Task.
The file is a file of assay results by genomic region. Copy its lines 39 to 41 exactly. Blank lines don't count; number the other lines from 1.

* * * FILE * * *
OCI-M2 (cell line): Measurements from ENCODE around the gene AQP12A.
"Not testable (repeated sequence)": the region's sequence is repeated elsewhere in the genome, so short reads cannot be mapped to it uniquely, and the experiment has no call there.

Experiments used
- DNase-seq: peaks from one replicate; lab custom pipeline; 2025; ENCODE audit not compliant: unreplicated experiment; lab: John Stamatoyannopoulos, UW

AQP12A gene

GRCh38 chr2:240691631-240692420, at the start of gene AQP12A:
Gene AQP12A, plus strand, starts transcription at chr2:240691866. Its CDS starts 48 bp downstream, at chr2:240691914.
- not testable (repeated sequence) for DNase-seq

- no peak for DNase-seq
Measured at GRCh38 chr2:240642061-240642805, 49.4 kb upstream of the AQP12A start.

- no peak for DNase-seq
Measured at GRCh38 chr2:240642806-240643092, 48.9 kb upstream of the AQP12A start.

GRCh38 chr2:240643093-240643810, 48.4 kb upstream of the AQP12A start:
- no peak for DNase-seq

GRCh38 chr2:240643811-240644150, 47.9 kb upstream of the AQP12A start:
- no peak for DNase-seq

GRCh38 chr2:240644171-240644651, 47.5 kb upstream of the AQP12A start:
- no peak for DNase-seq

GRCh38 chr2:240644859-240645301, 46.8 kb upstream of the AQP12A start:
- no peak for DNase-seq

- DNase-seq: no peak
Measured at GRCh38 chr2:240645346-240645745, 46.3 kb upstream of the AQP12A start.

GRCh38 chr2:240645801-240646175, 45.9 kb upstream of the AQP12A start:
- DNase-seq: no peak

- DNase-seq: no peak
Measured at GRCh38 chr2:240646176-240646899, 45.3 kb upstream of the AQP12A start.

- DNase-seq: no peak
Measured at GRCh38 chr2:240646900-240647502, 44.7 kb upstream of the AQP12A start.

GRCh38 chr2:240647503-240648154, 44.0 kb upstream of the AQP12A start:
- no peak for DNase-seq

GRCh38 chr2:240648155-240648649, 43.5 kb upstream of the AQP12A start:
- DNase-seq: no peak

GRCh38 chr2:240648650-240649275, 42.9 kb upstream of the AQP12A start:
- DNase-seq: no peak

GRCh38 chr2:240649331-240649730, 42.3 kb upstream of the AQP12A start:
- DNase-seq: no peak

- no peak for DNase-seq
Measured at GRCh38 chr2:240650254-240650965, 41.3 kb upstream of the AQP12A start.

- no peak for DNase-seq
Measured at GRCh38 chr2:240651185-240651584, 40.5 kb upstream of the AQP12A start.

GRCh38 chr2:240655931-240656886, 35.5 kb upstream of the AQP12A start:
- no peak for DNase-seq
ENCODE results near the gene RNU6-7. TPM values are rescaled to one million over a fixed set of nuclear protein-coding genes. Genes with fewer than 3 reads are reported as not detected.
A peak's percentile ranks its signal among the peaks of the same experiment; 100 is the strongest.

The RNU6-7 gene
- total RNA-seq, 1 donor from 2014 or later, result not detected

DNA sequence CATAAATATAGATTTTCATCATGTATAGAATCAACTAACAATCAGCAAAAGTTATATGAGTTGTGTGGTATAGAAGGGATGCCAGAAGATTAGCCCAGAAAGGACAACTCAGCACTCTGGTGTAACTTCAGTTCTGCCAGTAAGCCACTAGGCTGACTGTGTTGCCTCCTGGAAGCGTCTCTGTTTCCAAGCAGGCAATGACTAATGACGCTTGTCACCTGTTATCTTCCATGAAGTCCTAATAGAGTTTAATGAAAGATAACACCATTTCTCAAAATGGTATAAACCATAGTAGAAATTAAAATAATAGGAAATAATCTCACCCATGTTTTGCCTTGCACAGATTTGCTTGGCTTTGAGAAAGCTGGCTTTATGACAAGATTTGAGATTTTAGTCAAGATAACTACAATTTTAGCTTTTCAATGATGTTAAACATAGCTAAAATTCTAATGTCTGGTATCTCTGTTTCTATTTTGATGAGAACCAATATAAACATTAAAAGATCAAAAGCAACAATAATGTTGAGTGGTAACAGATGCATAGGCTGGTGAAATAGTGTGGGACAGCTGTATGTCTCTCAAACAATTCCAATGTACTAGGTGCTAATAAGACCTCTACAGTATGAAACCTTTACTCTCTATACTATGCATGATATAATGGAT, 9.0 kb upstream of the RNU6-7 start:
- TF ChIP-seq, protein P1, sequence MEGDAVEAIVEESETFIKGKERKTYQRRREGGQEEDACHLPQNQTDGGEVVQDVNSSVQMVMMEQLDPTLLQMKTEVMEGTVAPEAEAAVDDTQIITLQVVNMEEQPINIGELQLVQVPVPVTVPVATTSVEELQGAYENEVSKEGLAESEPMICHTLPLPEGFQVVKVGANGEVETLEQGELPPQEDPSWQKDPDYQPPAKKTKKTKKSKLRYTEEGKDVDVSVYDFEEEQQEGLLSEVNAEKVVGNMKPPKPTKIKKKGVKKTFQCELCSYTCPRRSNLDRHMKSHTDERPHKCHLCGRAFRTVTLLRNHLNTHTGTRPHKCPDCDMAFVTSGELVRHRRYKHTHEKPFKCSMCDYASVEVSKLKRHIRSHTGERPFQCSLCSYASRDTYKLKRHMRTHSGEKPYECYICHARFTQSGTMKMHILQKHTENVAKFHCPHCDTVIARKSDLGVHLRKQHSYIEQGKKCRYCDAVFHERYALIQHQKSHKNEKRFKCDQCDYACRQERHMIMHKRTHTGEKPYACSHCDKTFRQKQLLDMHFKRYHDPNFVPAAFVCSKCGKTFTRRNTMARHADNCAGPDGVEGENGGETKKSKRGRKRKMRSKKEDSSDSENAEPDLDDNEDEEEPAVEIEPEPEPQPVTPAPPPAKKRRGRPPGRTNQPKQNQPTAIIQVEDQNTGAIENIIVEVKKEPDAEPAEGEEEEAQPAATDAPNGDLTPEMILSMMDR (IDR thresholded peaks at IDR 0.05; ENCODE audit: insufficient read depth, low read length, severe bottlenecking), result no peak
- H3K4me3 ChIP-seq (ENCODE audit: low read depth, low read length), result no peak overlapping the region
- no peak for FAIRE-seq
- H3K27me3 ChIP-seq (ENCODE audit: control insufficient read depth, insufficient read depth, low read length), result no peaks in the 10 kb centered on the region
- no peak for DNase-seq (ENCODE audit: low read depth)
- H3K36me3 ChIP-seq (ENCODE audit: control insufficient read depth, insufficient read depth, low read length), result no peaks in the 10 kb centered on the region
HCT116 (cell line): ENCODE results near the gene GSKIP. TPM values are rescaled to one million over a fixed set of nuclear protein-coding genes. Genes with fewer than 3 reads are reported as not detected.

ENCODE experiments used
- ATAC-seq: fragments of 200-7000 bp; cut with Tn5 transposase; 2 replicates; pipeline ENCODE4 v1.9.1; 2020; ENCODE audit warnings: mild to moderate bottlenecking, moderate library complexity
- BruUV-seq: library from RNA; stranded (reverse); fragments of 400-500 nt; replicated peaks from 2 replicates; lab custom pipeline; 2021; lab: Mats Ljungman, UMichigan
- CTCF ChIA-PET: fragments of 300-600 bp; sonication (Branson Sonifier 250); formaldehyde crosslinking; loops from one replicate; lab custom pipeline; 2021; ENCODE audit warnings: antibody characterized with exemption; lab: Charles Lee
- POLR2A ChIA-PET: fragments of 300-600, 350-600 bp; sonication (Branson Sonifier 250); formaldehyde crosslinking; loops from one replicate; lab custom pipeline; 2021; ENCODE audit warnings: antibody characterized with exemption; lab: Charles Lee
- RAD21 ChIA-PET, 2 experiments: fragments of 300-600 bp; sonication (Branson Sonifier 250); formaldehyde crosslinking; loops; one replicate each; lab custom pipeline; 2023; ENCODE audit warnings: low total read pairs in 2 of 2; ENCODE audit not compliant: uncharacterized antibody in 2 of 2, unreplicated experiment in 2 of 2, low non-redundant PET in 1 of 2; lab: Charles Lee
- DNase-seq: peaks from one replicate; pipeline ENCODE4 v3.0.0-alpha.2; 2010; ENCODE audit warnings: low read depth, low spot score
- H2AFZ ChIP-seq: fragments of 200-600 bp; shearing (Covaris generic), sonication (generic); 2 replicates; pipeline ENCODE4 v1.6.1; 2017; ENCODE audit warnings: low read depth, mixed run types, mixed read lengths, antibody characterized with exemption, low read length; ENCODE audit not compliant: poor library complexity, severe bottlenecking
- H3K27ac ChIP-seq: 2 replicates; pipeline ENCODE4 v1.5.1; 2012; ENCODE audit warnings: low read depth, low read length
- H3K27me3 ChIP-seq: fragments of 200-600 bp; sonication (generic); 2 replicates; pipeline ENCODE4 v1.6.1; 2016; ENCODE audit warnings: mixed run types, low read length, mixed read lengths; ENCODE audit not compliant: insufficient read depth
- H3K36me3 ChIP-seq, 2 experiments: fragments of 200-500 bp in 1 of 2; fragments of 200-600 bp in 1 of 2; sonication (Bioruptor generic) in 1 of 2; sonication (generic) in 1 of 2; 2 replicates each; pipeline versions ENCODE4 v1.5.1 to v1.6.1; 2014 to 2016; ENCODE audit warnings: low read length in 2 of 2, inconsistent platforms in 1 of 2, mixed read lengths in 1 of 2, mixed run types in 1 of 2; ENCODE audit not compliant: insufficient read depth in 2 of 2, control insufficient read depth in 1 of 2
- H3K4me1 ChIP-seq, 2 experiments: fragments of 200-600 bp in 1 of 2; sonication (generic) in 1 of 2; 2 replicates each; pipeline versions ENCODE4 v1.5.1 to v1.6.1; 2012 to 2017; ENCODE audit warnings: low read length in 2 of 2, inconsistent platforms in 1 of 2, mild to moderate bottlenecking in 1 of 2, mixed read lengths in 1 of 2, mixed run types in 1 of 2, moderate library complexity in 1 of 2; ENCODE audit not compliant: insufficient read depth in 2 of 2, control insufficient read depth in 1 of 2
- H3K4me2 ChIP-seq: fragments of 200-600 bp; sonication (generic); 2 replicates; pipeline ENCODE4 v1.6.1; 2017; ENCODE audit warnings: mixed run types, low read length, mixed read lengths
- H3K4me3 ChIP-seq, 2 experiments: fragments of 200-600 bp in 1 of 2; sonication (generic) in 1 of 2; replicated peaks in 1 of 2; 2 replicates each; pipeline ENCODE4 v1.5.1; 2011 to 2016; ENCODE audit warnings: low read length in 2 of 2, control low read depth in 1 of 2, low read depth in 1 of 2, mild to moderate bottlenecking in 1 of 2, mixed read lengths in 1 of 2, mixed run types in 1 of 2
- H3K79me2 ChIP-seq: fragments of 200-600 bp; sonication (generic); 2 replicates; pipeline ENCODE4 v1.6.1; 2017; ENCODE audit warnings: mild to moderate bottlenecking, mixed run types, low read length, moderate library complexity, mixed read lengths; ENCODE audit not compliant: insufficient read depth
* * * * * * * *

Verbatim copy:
- no peak for DNase-seq
Measured at GRCh38 chr2:240651185-240651584, 40.5 kb upstream of the AQP12A start.

GRCh38 chr2:240655931-240656886, 35.5 kb upstream of the AQP12A start: